Businesses are working to prepare for the 25 May 2018 effective date of the General Data Protection Regulation (GDPR). Throughout and beyond the EU, companies across sectors are embracing the challenge of mapping their data processes and revising existing policies and procedures - or implementing new ones - to ensure GDPR compliance. Multinationals' reactions to the process vary widely . While some have welcomed the GDPR as an opportunity to expand their compliance culture and strengthen their compliance framework, others have been overwhelmed by the resulting strain on the range of internal resources that this detailed process entails.
But what will happen after 25 May 2018? May businesses declare their GDPR efforts completed and pivot to meet other challenges arising in today's seemingly turbulent environment? This seems unlikely. Although the date itself is seen as a watershed, we anticipate that businesses will continue to face a range of significant GDPR related challenges long after 25 May 2018 - even for those who are compliant already, the work of maintaining and updating their GDPR framework is just beginning. Acknowledging that the GDPR will continue to evolve from 25 May onwards, with many uncertainties, some of which are outlined below, means companies will continue to have to allocate resources to GDPR compliance even after this fateful date.
First, we anticipate that, across the EU, differences in the interpretation of the GDPR's wording will arise. Despite Europe's more or less unified privacy law, the cultural background and current policies and politics of the EU member states seem to signal a likelihood of significant differences in the application and interpretation of the GDPR. The GDPR's terminology that we anticipate could give rise to potentially divergent interpretations includes concepts such as "fairness", "transparency", "legitimate interests", "high risk", "risk based approach", "accountability" and "best interest of the child". Interpretational differences seem likely to arise because EU member states' data protection authorities might choose to analyse that terminology starting from their prior, longstanding and diverging national case law and legislation. That law diverges on, for example, the concepts of: the extent to which the result of a balancing test must to be disclosed to the data subject; whether categories of recipients or specifically identified recipients must be disclosed in privacy notices; or whether consent wording may simultaneously authorize data processing operations covering several data controllers at the same time - and, if so, in what context?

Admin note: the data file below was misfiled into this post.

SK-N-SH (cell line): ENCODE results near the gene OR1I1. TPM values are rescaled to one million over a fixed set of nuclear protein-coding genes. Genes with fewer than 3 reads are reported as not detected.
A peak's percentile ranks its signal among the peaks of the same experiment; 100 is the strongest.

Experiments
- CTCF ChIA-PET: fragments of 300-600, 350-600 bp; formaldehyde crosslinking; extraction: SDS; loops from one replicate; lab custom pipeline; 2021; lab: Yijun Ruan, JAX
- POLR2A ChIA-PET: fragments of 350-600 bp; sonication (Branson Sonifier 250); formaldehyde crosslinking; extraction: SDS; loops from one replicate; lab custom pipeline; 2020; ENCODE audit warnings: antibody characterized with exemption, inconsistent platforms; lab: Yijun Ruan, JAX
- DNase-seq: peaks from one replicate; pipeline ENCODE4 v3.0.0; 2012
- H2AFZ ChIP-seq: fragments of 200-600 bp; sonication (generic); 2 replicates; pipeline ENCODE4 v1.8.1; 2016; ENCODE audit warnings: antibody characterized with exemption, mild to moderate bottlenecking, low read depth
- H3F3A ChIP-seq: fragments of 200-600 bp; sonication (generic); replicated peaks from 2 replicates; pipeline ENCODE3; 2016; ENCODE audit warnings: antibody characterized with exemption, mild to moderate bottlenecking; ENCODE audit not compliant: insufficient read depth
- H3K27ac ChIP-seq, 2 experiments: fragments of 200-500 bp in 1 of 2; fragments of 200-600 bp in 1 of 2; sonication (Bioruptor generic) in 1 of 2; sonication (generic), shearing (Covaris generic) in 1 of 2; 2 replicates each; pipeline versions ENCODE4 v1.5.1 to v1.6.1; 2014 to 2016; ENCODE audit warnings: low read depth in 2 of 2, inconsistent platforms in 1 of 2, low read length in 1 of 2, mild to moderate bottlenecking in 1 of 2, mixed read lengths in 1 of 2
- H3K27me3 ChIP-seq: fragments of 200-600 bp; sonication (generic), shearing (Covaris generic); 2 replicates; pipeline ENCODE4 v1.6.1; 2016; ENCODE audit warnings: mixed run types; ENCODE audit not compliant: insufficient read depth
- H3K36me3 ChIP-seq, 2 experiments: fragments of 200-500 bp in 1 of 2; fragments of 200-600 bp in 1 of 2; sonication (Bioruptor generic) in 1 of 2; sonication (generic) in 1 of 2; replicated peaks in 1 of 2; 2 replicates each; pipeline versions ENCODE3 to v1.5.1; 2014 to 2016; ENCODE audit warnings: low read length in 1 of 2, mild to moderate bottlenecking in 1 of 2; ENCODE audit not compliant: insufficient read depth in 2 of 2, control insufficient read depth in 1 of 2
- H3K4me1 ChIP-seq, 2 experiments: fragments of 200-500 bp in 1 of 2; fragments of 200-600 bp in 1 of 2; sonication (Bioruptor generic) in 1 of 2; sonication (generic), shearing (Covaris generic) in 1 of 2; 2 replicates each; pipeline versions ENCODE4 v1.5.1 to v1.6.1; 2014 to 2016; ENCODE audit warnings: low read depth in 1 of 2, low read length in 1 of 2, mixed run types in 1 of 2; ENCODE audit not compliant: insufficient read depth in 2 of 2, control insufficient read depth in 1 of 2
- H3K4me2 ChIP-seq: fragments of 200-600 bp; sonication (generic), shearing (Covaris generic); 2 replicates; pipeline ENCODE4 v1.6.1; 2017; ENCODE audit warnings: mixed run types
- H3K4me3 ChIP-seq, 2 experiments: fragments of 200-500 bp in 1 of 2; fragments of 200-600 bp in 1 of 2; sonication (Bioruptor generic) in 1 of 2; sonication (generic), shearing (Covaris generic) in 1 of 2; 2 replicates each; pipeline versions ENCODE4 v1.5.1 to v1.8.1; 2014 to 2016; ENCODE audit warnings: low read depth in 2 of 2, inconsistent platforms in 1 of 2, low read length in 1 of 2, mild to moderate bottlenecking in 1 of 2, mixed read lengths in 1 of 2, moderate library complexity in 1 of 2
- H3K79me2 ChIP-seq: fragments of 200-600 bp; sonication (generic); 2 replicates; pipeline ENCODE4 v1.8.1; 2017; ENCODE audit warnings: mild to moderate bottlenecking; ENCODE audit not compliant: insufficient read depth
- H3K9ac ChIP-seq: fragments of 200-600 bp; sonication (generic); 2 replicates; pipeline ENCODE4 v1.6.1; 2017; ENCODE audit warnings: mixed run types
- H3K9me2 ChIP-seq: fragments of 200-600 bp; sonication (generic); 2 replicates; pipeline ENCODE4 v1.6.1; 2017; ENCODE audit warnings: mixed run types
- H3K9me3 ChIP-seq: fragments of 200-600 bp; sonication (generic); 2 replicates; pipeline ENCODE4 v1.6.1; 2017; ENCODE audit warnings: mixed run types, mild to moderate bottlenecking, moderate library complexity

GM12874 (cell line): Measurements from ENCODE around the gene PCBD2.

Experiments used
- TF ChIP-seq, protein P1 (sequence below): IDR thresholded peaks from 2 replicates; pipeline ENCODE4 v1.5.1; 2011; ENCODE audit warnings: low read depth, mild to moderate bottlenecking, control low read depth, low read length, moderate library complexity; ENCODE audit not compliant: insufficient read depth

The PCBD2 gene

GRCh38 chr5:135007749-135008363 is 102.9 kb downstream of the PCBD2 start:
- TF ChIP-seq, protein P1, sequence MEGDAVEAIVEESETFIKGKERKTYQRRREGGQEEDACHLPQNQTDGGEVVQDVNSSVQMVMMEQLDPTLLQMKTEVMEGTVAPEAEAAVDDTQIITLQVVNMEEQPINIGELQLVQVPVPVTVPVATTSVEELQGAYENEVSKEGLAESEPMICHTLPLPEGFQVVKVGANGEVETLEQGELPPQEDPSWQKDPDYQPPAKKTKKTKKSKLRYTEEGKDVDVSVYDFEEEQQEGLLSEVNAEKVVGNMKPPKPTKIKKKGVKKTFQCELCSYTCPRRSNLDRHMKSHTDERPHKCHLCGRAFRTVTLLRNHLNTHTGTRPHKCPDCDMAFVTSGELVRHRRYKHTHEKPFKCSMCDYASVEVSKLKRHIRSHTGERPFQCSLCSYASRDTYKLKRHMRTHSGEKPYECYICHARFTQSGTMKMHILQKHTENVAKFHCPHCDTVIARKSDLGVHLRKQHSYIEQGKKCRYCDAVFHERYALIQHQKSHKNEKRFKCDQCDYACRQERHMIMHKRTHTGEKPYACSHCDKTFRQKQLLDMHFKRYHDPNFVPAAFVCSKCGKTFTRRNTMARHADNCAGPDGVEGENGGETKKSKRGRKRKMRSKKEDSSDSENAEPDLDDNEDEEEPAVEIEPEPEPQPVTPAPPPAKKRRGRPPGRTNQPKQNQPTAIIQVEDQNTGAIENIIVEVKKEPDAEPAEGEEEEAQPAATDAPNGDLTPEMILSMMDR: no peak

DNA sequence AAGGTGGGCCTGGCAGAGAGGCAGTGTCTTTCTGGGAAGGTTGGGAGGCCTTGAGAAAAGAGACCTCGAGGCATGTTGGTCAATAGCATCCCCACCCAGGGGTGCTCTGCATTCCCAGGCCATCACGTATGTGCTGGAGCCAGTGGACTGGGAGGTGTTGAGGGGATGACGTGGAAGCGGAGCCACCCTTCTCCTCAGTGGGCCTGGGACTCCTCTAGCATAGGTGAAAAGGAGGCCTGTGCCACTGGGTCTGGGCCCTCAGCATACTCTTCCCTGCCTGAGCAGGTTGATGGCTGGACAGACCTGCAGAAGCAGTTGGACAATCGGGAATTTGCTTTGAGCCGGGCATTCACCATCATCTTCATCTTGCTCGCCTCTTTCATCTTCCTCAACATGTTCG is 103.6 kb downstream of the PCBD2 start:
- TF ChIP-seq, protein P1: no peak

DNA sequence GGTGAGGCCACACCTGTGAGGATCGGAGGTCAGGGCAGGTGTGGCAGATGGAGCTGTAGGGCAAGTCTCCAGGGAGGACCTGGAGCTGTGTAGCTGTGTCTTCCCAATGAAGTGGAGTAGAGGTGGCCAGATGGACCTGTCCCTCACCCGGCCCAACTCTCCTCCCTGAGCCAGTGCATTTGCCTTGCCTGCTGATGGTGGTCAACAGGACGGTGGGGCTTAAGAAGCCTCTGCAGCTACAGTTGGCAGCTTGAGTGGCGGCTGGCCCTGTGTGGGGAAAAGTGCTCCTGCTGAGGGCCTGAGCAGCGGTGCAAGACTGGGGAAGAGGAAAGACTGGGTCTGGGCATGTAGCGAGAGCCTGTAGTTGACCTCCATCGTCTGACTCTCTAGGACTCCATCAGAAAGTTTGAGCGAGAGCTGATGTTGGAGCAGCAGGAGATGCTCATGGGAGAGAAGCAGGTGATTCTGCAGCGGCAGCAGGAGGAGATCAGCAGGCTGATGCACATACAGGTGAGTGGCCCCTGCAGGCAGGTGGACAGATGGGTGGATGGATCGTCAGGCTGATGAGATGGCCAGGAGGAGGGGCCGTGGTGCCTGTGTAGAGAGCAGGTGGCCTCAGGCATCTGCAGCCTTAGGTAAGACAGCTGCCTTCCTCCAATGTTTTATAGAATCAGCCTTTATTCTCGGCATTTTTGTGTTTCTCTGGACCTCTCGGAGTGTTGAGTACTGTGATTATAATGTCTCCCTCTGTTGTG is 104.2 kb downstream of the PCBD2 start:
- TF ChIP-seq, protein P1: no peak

The impact of national laws